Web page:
I get almost daily e-mails about new college-focused web sites launched by industrious and creative young entrepreneurs. HerCampus.com is one of them. Started by three ambitious young women from Harvard, the site is aimed at college and high school students and offers practical advice on admissions and adjustments to college.
It has a lot of advice on the social aspects of college — “A Freshman Girl’s Guide to Frat Parties” — and what to wear – “20 Ways to Wear a Plain White T.”
But I thought this list of “Ten Things No One Told You About The College Application Process,” reminiscent of the advice I shared here a few weeks ago from the author of a well-known college guide, was useful to share with teens. I am not sure it’s true that no one has ever told students these 10 things, but they are worth repeating.
So here is the list — edited a bit – from Her Campus:
10 – The application process can put a strain on friendships and relationships. Even though you and your best friends are the real-life ‘Sisterhood of the Traveling Pants’, applying to college can hurt even the best sisterhoods. Some of you may stress out about the process while others don’t, one of you may get into your dream school and another doesn’t, and you may be able to pay for college even though your BFF can’t.
9 – Labels stop mattering after high school. While who’s popular, who’s smarter, and so on may dominate most of your thoughts in high school, those labels stop mattering after graduation. Why is it important to know this as you’re applying to college? Because you shouldn’t feel like you have to compete with your classmates to get into the best schools. If you apply to schools that not many people have heard of or ones that are labeled as “easy” to get into, be proud of that.
8 – Your dream school may change. Just like Rory Gilmore in Gilmore Girls, who had dreamed of going to Harvard only to discover she loved Yale more, your dream school may change as you’re going through the application process.
7 – If you don’t get into your dream school, it’s not the end of the world. Go ahead. Have a good cry. Your best friend got into the school you’ve been dying to go to since you were 3 years old, and you didn’t. But after you’ve used up three boxes of tissues and eaten four pints of Ben & Jerry’s, it’s time to come up with a new game plan.
6 – Always (we repeat: ALWAYS) apply to multiple safety schools. So you’ve applied to Harvard, Northwestern, Stanford, NYU and Boston College. You’re bound to get into one, right? Not necessarily. No matter how high of a GPA you have, always apply to a few safety schools (schools that you are likely get into) in case those Ivy Leagues or other top tier schools send rejection letters. And by a few, we don’t mean just one, because you aren’t guaranteed a spot at a safety school, either.
5 – Senior grades DO matter. After you’ve applied, your grades don’t matter anymore … right? Wrong! Colleges have caught on to students who think they can stop doing homework after those applications have been sent in, and many now require you to send in your final grades after you’ve been wait-listed or accepted.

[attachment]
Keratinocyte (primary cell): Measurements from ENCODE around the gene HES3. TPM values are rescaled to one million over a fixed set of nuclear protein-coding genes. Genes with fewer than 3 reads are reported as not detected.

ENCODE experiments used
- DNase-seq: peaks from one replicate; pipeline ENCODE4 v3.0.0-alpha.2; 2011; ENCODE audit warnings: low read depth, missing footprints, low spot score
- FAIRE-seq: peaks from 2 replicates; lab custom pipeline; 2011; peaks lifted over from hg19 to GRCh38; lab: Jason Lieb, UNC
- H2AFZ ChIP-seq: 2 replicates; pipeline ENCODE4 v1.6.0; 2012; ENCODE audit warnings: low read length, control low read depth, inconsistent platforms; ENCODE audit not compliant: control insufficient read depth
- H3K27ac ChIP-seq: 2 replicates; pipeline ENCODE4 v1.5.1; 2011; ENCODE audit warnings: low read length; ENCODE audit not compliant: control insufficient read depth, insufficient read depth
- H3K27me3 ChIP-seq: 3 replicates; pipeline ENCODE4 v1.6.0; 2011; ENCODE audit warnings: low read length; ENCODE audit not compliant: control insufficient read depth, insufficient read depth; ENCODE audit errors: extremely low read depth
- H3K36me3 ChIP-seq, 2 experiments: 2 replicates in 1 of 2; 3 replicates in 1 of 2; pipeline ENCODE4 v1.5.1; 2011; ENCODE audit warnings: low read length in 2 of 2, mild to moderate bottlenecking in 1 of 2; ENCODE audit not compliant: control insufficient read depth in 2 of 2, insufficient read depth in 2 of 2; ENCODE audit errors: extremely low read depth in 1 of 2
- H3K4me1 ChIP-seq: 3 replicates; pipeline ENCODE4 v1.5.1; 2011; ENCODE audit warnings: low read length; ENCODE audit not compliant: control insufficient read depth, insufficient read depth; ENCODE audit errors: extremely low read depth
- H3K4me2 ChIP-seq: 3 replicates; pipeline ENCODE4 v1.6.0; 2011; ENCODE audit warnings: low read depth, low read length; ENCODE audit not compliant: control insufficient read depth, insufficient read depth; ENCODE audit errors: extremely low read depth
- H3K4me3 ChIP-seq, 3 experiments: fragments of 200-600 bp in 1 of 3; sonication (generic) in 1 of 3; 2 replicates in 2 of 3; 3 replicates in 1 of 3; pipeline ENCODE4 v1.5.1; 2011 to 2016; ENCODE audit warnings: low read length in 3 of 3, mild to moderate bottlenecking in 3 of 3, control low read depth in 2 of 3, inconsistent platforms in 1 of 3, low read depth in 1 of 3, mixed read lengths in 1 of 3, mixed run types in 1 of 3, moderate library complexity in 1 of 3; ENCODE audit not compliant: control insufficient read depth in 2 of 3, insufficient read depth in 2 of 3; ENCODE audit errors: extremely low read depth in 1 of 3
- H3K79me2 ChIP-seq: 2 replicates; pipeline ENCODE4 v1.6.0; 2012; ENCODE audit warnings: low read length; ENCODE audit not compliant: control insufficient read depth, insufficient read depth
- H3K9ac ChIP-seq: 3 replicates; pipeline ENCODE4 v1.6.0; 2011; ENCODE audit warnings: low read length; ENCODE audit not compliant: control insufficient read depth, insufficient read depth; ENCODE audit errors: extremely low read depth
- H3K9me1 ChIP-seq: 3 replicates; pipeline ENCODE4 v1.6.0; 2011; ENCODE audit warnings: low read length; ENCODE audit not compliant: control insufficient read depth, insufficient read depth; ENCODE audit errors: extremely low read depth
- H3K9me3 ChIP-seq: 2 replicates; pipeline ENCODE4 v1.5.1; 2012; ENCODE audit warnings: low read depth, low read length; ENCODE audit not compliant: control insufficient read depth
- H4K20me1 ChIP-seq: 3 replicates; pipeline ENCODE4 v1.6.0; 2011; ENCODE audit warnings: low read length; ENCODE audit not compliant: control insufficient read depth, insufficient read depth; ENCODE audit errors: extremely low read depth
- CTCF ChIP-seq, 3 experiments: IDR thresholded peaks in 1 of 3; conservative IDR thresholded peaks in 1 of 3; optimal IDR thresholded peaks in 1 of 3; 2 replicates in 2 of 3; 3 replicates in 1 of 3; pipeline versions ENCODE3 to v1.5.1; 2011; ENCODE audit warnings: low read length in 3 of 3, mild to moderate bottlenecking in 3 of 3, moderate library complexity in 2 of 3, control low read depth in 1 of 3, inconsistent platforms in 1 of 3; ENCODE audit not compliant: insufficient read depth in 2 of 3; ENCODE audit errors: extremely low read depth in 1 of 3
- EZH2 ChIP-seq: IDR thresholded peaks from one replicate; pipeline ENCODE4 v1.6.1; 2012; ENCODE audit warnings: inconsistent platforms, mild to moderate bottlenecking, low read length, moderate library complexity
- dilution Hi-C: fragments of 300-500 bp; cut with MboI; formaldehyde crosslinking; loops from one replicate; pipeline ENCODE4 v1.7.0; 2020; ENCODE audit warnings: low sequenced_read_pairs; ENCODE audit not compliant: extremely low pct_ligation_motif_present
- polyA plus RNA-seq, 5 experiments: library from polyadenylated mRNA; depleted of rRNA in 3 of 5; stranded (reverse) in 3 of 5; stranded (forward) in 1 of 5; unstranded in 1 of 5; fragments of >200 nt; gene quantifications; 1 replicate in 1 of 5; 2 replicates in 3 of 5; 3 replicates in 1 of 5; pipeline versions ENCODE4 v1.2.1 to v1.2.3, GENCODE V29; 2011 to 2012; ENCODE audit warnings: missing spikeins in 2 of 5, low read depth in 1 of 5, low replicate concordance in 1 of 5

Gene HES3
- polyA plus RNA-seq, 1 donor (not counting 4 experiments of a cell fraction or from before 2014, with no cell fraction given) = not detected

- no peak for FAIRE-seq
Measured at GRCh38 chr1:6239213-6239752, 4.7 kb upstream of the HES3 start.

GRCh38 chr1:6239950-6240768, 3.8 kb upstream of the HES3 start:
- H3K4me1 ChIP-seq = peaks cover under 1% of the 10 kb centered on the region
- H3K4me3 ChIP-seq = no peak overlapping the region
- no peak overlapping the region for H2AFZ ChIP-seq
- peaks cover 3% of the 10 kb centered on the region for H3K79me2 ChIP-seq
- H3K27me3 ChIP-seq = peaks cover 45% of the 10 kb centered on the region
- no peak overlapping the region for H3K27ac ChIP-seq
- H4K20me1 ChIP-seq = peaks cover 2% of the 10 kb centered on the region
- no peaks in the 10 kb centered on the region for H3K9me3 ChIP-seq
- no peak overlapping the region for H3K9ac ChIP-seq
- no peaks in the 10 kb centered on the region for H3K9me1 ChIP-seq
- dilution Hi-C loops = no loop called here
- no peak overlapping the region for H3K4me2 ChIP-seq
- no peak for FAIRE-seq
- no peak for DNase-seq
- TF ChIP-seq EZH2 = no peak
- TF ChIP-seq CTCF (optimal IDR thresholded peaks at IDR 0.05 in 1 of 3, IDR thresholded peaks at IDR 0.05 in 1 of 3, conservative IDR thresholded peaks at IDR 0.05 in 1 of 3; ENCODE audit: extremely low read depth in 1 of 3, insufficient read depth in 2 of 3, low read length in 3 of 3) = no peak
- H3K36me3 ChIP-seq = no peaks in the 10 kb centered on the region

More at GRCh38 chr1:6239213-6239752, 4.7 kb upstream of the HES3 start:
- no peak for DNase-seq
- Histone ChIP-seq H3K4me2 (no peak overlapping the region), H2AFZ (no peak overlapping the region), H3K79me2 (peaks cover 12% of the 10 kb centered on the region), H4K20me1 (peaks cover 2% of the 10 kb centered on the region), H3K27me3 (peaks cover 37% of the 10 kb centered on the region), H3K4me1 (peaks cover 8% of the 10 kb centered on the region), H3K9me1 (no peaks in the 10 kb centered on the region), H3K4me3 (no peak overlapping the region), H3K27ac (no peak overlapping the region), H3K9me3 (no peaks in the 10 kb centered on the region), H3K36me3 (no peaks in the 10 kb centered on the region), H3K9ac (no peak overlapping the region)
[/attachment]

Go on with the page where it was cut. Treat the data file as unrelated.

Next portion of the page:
4 – Consider Early Decision II. You’ve probably heard of early decision and early action, but have you heard of early decision II? This option, provided by some colleges, is similar to early decision in that if you are accepted, it is a binding agreement. The difference is that you apply later than early decision (December or January) and receive a decision later (usually in early February). Applying early decision II is great in that it gives you more time to research and visit schools and make sure the school you’re applying to is your first choice.
3 – Parents will probably be more involved than you think they will be. Most parents are involved in the everyday lives of their children, and they will be actively involved in the application process – every step of the way. Dad may want you to apply to his alma mater, or mom may want you to apply to the school where she always dreamed of going. Yes, it can be annoying at times, but parents can also be most helpful.
2 – You may doubt yourself and everything you have done in high school. As you fill out your college applications, you may think that the Spanish club and the school play aren’t enough to get you accepted. Don’t stress out and make your four years of hard work seem meaningless. Everyone has different strengths and interests, and it’s important to play up what makes you unique. Sure, you may only have one club to put on your application, but maybe you became the president and that kind of thing doesn’t go unnoticed.
1 – No matter what, this is your decision. Advice is helpful, but when it comes time to eventually making a decision, students should shut everyone and all of their expectations out in favor of themselves. Applying to college isn’t easy, but making sure you do so with confidence is essential. It may be a decision that could dictate the best four years of your life, but if it doesn’t, transferring is always an option.
–From Maureen Downey, for the AJC Get Schooled blog